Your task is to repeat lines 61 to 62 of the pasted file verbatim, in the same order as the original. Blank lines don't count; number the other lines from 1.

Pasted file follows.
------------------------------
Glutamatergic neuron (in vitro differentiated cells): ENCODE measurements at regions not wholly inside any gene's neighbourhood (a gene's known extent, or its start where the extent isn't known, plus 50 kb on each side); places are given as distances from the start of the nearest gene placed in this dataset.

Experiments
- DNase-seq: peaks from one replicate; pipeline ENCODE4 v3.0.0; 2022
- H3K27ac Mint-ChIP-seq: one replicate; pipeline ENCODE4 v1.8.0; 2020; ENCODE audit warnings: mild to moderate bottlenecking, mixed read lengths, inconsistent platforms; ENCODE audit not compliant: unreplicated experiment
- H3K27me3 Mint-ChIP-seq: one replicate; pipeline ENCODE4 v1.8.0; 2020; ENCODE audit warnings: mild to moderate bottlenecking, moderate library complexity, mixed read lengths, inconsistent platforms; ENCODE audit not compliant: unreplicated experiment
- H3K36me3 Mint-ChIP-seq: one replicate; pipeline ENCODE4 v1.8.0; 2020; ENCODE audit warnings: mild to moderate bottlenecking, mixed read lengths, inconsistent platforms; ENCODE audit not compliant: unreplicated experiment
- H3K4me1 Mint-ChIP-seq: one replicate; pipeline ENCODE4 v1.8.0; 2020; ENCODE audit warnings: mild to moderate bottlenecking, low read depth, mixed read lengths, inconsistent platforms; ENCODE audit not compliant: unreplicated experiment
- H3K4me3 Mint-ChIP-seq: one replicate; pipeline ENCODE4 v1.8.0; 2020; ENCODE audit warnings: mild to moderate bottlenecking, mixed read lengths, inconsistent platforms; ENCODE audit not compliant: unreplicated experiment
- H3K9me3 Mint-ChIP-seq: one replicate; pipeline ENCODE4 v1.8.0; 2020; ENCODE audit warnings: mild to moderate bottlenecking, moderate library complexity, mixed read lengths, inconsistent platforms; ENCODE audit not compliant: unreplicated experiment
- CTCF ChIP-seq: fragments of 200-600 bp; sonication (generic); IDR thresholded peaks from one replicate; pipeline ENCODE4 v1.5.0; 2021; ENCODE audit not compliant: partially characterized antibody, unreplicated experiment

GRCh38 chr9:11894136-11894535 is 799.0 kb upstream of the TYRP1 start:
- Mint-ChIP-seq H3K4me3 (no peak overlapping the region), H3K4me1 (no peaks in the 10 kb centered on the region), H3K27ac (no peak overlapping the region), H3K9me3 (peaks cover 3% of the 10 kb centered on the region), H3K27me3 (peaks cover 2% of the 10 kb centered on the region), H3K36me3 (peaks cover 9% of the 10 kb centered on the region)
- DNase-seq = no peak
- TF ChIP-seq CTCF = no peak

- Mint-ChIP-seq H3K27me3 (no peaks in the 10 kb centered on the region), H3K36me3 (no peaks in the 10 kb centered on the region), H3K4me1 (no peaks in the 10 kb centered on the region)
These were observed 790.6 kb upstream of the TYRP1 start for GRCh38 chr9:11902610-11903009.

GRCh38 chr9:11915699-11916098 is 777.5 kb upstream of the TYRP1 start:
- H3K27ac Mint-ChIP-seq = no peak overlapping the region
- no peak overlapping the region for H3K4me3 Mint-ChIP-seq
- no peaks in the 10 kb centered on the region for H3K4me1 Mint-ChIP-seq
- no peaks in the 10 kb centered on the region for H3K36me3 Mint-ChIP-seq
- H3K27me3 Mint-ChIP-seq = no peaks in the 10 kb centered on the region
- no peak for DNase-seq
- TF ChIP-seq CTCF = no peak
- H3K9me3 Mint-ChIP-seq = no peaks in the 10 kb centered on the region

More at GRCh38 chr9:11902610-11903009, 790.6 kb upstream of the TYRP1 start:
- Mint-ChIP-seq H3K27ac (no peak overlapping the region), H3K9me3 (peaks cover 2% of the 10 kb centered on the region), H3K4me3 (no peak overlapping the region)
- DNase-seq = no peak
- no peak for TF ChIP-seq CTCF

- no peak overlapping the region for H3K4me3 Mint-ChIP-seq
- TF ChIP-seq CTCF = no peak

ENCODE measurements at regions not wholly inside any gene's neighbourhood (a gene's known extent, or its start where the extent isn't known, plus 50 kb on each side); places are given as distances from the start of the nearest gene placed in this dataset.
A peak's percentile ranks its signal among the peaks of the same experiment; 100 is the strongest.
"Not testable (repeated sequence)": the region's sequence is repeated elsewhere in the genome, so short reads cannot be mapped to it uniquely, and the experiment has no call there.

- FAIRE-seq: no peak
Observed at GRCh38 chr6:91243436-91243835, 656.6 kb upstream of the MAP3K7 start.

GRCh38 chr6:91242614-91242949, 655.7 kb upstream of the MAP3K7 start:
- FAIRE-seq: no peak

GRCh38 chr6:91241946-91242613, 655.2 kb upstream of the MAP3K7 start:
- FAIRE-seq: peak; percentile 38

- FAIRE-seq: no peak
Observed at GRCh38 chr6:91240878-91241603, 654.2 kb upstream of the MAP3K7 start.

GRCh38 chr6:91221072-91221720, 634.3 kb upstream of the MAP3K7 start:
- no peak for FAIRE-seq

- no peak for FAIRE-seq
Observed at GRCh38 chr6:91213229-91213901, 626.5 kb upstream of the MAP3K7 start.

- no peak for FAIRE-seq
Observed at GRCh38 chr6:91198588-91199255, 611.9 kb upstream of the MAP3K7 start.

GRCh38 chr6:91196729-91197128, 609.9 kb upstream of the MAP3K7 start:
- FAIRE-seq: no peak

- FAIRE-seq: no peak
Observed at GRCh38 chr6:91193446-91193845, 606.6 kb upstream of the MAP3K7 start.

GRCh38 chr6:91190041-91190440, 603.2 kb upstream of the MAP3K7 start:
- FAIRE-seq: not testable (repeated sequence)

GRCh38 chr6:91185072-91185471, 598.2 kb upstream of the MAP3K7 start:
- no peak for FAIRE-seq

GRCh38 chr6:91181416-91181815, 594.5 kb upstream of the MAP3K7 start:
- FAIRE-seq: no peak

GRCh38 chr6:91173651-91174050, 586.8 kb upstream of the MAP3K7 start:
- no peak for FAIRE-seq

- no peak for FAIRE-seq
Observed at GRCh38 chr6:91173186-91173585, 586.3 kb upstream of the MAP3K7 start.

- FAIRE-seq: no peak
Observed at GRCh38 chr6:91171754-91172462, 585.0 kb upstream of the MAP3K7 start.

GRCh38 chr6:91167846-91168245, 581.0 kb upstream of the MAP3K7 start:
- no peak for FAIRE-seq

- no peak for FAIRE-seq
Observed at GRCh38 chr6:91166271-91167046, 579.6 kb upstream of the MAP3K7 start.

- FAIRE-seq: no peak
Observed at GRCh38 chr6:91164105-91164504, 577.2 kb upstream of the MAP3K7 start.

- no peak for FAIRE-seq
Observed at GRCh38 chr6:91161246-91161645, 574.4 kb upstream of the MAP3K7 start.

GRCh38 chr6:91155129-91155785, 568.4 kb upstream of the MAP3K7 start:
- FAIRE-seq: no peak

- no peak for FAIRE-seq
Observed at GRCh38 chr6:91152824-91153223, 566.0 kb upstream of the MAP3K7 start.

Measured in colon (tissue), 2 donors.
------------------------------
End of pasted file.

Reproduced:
- no peak for FAIRE-seq
Observed at GRCh38 chr6:91173186-91173585, 586.3 kb upstream of the MAP3K7 start.